Saw this interesting bit on Gamers.nl.
Games aren't protected by the first amendment, but junk faxes are. What's the deal?
Pop quiz: What's the difference between Jason from the "Friday the 13th" movies, Woody Harrelson's character in "Natural Born Killers" and computer gaming action star Duke Nukem?
Answer: The first two characters are protected by the First Amendment.
You read that right. Filmmakers can show brutal murders and graphic sex -- their artistic vision is guarded by the Constitution. The developers of "Resident Evil," "Half-Life" and even "The Sims" are not afforded the same privilege.
Senior U.S. District Judge Stephen Limbaugh made it official last week, ruling that violent or sexually explicit video games are not constitutionally protected forms of speech. This, from the same judge who also recently ruled that "junk faxes," those bothersome, costly flyers that clog your office machine, ARE, in fact, constitutionally protected free speech.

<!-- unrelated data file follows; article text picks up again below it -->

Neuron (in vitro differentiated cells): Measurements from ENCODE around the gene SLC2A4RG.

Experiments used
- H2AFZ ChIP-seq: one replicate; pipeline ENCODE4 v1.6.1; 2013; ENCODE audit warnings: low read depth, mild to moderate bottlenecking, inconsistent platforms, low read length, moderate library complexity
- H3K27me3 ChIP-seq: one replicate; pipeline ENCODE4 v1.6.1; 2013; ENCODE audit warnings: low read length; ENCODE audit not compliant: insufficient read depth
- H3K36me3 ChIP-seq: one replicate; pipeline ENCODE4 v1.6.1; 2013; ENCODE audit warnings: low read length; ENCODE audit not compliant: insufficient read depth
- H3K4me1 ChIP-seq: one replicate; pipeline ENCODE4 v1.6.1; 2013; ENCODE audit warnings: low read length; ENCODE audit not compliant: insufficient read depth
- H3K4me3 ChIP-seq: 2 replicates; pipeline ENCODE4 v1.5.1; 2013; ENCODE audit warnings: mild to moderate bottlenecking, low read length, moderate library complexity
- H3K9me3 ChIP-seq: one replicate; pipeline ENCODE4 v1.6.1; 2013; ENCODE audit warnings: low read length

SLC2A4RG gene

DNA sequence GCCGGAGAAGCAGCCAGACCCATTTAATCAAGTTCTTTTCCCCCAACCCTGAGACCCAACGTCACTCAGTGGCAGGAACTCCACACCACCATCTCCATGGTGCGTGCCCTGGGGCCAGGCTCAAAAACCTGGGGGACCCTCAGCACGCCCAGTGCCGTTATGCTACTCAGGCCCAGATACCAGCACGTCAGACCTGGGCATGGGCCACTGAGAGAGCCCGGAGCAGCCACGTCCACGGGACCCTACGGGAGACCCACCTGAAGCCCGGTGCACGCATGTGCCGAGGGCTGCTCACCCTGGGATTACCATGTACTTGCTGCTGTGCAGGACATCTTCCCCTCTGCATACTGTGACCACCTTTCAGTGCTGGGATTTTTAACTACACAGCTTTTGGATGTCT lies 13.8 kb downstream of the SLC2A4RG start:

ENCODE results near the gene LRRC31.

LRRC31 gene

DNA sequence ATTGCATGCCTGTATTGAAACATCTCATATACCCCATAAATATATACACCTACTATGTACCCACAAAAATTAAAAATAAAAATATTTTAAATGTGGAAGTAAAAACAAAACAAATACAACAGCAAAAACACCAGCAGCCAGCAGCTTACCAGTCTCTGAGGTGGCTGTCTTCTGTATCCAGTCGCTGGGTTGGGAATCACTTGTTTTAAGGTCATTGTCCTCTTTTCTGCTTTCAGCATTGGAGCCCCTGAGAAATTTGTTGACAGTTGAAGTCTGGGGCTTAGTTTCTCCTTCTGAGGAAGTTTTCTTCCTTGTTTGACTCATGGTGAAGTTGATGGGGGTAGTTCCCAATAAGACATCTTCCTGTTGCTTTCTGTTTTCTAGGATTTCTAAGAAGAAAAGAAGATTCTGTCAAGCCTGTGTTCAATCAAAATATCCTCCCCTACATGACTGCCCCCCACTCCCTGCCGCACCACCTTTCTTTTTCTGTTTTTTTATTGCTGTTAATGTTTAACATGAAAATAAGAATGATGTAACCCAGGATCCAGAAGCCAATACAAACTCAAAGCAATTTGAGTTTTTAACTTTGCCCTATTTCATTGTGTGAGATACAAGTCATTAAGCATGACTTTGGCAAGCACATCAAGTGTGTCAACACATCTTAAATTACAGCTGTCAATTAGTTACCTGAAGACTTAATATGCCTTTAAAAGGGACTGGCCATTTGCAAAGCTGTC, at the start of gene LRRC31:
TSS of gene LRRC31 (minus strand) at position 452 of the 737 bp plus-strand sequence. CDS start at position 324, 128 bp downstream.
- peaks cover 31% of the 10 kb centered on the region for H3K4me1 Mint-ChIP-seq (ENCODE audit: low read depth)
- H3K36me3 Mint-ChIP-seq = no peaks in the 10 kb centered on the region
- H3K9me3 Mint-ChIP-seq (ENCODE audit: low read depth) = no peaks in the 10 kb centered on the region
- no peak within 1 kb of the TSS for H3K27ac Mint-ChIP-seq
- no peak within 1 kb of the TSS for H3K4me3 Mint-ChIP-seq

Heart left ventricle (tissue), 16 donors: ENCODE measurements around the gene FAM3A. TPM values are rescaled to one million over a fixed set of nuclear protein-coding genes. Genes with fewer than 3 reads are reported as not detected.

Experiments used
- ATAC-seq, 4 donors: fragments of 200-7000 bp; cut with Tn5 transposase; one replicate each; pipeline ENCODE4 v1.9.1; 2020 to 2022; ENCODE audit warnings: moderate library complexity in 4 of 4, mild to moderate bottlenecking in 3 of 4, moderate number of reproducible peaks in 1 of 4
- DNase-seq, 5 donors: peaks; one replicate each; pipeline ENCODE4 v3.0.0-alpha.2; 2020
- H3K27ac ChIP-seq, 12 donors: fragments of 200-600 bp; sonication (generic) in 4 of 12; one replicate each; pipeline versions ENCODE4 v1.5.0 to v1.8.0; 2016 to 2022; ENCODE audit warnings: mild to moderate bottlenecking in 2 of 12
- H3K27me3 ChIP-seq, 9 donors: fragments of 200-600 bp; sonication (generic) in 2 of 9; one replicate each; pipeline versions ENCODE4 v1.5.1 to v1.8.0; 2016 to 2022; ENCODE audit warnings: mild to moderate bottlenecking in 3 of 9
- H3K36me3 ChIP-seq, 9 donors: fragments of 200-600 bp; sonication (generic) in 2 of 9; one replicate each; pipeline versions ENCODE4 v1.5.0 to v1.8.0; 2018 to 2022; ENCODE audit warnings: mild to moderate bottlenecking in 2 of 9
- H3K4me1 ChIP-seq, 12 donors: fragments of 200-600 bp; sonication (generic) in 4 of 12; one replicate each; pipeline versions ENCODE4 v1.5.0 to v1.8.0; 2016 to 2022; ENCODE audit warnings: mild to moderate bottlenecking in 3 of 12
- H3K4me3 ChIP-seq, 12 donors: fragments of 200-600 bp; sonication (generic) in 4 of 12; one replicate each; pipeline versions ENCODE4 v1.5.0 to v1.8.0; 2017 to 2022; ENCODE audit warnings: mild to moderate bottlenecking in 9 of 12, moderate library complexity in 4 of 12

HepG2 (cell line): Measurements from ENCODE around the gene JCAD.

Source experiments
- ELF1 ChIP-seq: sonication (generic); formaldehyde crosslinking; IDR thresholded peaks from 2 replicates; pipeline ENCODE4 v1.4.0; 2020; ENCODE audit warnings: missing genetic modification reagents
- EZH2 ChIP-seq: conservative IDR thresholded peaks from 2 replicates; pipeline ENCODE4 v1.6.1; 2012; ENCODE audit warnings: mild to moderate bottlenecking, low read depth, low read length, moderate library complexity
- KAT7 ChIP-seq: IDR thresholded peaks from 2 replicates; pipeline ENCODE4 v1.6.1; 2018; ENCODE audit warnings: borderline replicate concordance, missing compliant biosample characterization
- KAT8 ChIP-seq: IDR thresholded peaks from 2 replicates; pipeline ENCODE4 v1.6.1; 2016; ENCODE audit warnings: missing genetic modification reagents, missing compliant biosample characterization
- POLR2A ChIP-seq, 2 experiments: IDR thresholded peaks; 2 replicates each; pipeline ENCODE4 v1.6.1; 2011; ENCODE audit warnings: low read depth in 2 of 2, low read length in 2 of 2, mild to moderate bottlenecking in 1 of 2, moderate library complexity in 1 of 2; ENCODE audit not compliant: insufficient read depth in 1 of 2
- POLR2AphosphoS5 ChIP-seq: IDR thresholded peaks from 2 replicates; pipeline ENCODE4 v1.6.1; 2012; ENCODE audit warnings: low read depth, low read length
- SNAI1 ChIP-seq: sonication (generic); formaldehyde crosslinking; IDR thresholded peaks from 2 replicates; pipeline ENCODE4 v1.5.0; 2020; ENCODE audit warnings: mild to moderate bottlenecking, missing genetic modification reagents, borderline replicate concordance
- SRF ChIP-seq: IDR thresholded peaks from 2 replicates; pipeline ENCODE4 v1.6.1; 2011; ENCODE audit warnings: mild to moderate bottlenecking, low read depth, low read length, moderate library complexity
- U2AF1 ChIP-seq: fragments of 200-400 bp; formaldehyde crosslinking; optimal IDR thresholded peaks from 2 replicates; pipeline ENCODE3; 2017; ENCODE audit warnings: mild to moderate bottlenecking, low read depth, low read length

"The court fails to see how video games express ideas, impressions, feelings or information unrelated to the game itself. ... The issue in this cause of action is whether ... video games are a form of expression, not whether ... 'scripts' are a form of expression," Limbaugh wrote in his decision. "The only video games given to the Court were those presented by the (county), and the court simply did not find the 'extensive plot and character development' referred to ... in the games it viewed. "
News source: CNN